Based in Brooklyn, NY, Phillip Stearns is the creator of the Year of the Glitch, a yearlong glitch-a-day project, and Glitch Textiles, a project exploring the intersection of digital art and textile design. He received his MFA in music composition and integrated media from the California Institute of Arts in 2007 and his BS in music technology from the University of Colorado at Denver in 2005.
His work has been exhibited internationally at electronics arts festivals, museums, and galleries including: Turku Biennial 2013, WRO Biennale 2013, Transmediale 2013, Denver Art Museum (2013), The Photographer’s Gallery London (2012), The Camera Club of New York (2012), Eyebeam (2012, 2007), Harvestworks (2010, 2012); Gli.tc/H 2112; Festival De Arte Digital 2010; FILE 2009; NIME 2009; Filmer La Musique 2009; FONLAD 2009; Torrance Art Museum (2008, 2007); Optica Film Festival & (2011 2008). He has participated in residencies at the Making Lab of the 4th APAP ( Korea 2013), Textielmuseum in Tilburg, NL (2013), Institute for Electronic Arts (2012, 2013), Museums Quartier (Vienna 2010), STEIM (Amsterdam 2007, 2013), Experimental Television Center (2009), Harvestworks (NY 2010), Free103Point9 (2012). He has presented and led workshops at several international institutions including the Universidad De Chile (Santiago 2013), Santiago Maker Space (2013), Pomona College (2013), Recyclism Hacklab (Dublin 2013), and the Science Gallery (Dublin 2013).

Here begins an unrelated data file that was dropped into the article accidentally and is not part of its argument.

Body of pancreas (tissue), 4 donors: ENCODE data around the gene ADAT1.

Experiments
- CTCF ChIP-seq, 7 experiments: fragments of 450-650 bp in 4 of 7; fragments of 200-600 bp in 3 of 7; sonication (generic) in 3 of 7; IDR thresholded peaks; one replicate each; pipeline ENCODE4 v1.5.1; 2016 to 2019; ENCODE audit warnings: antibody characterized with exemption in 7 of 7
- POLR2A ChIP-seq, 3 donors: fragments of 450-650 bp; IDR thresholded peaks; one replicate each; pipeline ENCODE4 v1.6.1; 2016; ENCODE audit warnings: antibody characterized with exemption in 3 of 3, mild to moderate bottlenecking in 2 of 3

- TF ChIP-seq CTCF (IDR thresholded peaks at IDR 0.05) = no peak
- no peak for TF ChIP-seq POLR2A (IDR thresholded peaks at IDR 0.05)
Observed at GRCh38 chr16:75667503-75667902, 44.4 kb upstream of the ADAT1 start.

Electronic media operate primarily on only two of our senses: sight and hearing. Though I work with media technologies, electronics and electronic media, I tend to focus on condensing these in such a way that the technologies, tools, and media themselves become entangled with what would normally be read as the content or the message. As electronic media (digital or analog), images, video, and sound become reduced to signal—a manifestation of some order defined within a certain system—Light and Sound themselves become raw materials for reconstituting electronic signals back into physiological experience.
Through deconstruction and reconfiguration the technologically mediated environment is approached as an assemblage, where human activity plays a role of equivalent importance to environmental agency. From this perspective, the development and application of our technologies, machines and tools reveals our perceptual biases, desires, dreams and fears—both conscious and unconscious. Cultural values and meaning, then, can be viewed as derivative, shaped by the particular conditions facilitating the distribution of agency through cascading exchanges of mediated interactions.